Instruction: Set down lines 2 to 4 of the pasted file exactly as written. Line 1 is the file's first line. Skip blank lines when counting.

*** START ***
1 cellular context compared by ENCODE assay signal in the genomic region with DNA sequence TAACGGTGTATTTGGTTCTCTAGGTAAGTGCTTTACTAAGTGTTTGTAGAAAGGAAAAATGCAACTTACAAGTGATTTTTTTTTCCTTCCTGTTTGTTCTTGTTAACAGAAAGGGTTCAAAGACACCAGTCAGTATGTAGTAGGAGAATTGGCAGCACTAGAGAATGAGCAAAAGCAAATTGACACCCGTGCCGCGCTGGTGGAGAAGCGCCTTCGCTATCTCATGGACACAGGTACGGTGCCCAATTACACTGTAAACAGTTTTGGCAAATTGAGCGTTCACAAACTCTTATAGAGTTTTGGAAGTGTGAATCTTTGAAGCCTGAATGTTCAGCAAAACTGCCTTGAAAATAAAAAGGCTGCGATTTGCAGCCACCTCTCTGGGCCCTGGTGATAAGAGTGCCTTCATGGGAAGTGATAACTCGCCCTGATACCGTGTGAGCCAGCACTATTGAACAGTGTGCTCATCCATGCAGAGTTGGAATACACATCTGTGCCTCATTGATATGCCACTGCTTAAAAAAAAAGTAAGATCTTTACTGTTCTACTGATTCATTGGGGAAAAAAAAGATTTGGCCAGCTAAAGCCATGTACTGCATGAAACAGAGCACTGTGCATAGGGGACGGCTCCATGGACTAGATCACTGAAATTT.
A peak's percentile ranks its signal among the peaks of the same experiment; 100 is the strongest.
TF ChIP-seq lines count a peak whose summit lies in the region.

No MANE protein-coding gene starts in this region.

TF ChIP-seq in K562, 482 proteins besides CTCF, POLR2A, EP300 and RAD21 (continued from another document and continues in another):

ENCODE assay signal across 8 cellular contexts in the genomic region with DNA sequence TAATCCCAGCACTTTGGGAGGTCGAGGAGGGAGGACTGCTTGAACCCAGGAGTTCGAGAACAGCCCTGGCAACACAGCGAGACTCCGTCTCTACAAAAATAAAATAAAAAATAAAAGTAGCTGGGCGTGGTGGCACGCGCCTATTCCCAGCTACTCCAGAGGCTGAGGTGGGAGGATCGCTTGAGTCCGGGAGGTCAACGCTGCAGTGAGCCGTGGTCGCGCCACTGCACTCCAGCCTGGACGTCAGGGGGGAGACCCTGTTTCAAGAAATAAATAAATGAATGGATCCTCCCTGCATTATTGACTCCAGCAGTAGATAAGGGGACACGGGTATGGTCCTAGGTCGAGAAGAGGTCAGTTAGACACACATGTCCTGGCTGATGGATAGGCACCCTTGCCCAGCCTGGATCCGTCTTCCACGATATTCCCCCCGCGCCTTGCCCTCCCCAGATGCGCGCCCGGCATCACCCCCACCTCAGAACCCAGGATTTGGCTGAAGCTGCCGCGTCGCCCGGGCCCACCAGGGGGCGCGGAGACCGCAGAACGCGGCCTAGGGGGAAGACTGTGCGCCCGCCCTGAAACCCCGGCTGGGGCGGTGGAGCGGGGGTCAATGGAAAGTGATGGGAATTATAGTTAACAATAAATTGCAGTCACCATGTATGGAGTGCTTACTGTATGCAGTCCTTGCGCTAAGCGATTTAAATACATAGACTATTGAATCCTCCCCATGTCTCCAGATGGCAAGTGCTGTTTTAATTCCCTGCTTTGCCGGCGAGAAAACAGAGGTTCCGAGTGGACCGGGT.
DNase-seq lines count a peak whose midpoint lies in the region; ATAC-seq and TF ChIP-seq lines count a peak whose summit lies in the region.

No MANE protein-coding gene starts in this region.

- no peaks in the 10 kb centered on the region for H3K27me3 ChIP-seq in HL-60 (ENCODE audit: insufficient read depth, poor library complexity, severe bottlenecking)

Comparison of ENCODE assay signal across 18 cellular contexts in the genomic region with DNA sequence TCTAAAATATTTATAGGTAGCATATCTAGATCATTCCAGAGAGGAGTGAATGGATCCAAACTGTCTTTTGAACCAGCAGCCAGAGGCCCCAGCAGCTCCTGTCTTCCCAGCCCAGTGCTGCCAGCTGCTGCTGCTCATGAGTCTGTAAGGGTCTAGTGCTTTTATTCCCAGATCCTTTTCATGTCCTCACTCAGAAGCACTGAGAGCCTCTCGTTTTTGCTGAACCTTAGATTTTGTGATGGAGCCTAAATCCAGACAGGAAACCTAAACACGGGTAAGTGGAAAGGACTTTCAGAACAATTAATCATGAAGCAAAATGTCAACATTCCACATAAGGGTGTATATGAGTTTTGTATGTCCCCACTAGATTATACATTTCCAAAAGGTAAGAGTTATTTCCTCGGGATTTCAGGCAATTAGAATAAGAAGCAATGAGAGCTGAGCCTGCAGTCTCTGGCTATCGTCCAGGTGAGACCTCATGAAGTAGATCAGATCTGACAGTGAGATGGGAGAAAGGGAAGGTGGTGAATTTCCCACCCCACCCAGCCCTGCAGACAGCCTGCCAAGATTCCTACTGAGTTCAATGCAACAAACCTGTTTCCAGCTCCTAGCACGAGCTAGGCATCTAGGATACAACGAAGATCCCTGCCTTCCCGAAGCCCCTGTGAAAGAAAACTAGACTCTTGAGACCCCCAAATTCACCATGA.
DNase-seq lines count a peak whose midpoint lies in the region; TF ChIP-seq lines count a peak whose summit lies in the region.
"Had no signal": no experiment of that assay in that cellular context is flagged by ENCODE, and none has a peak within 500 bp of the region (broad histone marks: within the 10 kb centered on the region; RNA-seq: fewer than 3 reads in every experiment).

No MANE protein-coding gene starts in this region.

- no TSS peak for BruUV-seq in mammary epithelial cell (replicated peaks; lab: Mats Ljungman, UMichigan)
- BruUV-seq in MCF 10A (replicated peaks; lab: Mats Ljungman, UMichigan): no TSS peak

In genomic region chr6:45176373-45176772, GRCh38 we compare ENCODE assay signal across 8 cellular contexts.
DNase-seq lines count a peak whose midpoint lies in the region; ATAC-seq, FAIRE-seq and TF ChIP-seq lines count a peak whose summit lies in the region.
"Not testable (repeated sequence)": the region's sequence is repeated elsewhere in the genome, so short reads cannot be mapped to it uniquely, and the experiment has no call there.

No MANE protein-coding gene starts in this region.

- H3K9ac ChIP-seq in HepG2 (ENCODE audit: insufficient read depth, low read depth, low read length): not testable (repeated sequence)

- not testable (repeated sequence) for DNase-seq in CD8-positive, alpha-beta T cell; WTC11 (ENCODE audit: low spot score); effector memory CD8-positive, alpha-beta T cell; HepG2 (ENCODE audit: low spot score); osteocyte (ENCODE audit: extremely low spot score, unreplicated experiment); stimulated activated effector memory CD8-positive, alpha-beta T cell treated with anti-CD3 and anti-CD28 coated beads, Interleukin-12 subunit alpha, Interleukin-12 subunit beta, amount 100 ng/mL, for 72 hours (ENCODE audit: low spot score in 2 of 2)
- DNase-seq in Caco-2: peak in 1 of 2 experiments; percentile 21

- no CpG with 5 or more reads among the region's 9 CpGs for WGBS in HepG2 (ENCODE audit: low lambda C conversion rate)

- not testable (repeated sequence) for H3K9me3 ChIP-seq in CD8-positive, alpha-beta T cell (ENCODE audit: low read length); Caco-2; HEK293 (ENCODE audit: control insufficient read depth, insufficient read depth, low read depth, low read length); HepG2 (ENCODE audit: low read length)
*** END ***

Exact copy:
A peak's percentile ranks its signal among the peaks of the same experiment; 100 is the strongest.
TF ChIP-seq lines count a peak whose summit lies in the region.

No MANE protein-coding gene starts in this region.